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NetMX - a JMX port to the .NET world

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10 Mar 2008LGPL3
An introduction to NetMX - a lightweight .NET management solution.



Most of us when told about monitoring and management of Windows applications thinks about the same: WMI. It is a well-known technology. Broadly tested, independent of programming language and, what is most important, supported by a wide range of management applications. It not a surprise that WMI is also supported by the .NET Framework (the System.Management library). So, does it make sense to build your own solution with similar functionality? Before you answer, think about the following:

  • WMI support in the .NET framework is focused on using the provided management objects. Building your own providers is slightly complicated.
  • WMI is a heavyweight technology. Instantiating WMI objects costs a lot of memory and CPU cycles.

The idea

So, what should we do if we need a lightweight environment to manage only our own system (not, for example, a whole domain)? Or we need to quickly add remote management and monitoring functionality to existing .NET applications (e.g., a Windows service written in C#). WMI doesn't fit in such cases. I faced such problems myself. At first, I thought abut quickly building a dirty library to instrument objects using Reflection and publishing their operations and attributes remotely. Then I realized, that there is something similar in Java, and it's called JMX - Java Management Extensions [^]. I decided to create a .NET version of JMX - NetMX.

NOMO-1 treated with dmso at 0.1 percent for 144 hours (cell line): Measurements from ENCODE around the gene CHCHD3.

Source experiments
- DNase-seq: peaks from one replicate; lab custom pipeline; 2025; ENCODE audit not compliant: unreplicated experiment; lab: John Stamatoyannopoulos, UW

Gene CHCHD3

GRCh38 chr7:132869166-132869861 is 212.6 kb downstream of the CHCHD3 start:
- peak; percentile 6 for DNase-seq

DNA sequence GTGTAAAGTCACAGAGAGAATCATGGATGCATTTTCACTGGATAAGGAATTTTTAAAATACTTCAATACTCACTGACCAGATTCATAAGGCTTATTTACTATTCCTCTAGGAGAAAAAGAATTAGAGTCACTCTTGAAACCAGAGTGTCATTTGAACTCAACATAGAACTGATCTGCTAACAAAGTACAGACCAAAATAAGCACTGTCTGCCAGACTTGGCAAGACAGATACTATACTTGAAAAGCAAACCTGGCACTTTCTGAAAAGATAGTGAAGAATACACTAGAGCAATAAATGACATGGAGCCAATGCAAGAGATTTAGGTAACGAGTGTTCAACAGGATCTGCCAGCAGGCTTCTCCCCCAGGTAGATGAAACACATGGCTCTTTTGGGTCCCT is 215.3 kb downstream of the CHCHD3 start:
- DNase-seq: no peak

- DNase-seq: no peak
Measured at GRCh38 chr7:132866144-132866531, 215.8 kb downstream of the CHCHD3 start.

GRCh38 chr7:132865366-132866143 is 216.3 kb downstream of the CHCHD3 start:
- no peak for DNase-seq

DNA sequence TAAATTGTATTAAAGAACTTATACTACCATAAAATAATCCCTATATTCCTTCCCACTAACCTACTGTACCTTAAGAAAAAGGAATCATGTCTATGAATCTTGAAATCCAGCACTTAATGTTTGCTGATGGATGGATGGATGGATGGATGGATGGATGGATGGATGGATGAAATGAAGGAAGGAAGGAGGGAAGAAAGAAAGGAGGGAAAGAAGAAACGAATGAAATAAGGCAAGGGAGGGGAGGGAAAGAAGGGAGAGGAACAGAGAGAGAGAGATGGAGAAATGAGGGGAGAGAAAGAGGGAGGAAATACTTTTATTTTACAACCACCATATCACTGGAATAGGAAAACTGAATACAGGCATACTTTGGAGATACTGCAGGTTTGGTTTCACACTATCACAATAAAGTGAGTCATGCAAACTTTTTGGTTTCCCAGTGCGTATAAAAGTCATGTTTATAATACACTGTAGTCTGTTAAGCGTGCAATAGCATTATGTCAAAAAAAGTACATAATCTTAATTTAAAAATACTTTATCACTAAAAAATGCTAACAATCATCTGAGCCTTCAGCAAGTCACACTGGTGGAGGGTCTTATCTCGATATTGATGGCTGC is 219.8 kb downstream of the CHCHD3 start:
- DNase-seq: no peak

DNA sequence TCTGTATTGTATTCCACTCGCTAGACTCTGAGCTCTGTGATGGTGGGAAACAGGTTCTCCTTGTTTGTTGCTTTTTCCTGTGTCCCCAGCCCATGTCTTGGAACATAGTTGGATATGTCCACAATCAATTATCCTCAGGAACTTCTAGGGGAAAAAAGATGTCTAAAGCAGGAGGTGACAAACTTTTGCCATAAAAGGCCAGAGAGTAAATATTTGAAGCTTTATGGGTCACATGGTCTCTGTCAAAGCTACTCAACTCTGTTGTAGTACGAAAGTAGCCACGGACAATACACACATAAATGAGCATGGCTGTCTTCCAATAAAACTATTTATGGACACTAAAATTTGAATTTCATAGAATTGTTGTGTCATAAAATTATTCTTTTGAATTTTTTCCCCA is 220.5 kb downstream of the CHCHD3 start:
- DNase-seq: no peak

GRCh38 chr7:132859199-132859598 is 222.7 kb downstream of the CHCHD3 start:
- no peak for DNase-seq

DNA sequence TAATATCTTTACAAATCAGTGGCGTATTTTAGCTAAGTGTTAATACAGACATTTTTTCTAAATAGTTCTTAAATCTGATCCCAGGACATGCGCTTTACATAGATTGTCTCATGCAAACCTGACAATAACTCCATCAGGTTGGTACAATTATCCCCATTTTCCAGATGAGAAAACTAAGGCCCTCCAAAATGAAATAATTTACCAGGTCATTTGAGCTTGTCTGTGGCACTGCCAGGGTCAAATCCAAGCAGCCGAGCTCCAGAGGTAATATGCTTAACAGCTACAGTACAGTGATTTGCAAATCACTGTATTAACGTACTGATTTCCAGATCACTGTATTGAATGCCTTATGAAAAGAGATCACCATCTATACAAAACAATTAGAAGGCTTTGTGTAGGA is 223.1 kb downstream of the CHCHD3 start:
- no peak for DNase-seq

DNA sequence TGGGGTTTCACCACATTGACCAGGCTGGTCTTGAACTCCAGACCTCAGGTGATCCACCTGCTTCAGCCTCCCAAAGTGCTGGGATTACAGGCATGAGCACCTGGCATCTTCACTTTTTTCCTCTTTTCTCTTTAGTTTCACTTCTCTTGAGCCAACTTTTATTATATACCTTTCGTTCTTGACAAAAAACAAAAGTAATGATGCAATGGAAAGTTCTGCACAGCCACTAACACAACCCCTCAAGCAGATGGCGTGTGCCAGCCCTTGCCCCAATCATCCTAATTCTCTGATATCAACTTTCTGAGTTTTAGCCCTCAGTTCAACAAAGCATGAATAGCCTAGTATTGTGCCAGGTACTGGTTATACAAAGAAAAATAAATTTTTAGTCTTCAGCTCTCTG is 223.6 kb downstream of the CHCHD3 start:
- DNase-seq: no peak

The goal

As I mentioned before, I needed to add monitoring and management functions to existing Windows services. One of its parts is an exporting component which takes data (messages) from the database and writes them into files on disk. I wanted to know how many messages (grouped by type) were exported since the service started. The component definition is a simple class like this:

public class Exporter
    public void ExportMessages()

It this was a Java class, using JMX, I would be able to turn it into a so called standard MBean just by defining the following interface:

public interface ExporterMBean
    int getType1ExportedCount();
    int getType2ExportedCount();

and implementing it in the Exporter class (here I omit the description of this implementation because it's trivial). I wanted to have the same functionality under .NET.

The implementation

I should write here some words to glorify the architects of the JMX specification. It is really amazing how powerful it is without losing any of its simplicity. It would be enough to mention, that it is so universal, that whole Application Servers are built upon the JMX microkernel (JBoss). Aware that those people were far more experienced than I, I decided to make the changes in the API as small as possible while porting JMX to .NET. Those which I decided to introduce are:

  • Other representation of attributes in standard MBeans. Properties are natural representation of attributes in .NET, and I decided to use them in place of the getXxx/setXxx naming convention.
  • The default and obligatory remote access implementation uses RMI in JMX. In NetMX, it uses .NET Remoting.
  • All the factories use configuration sections (System.Configuration) as their data source.
  • Callback interfaces were replaced by delegates. This is intuitive and more fits the .NET style.
  • Standard MBeans can become notification emitters when they define events in their management interface.

Micro case-study

Let's leave the above mentioned real NetMX usage scenario and try to start from an abstract functionality of a counter. A counter is a device which should have the following characteristics: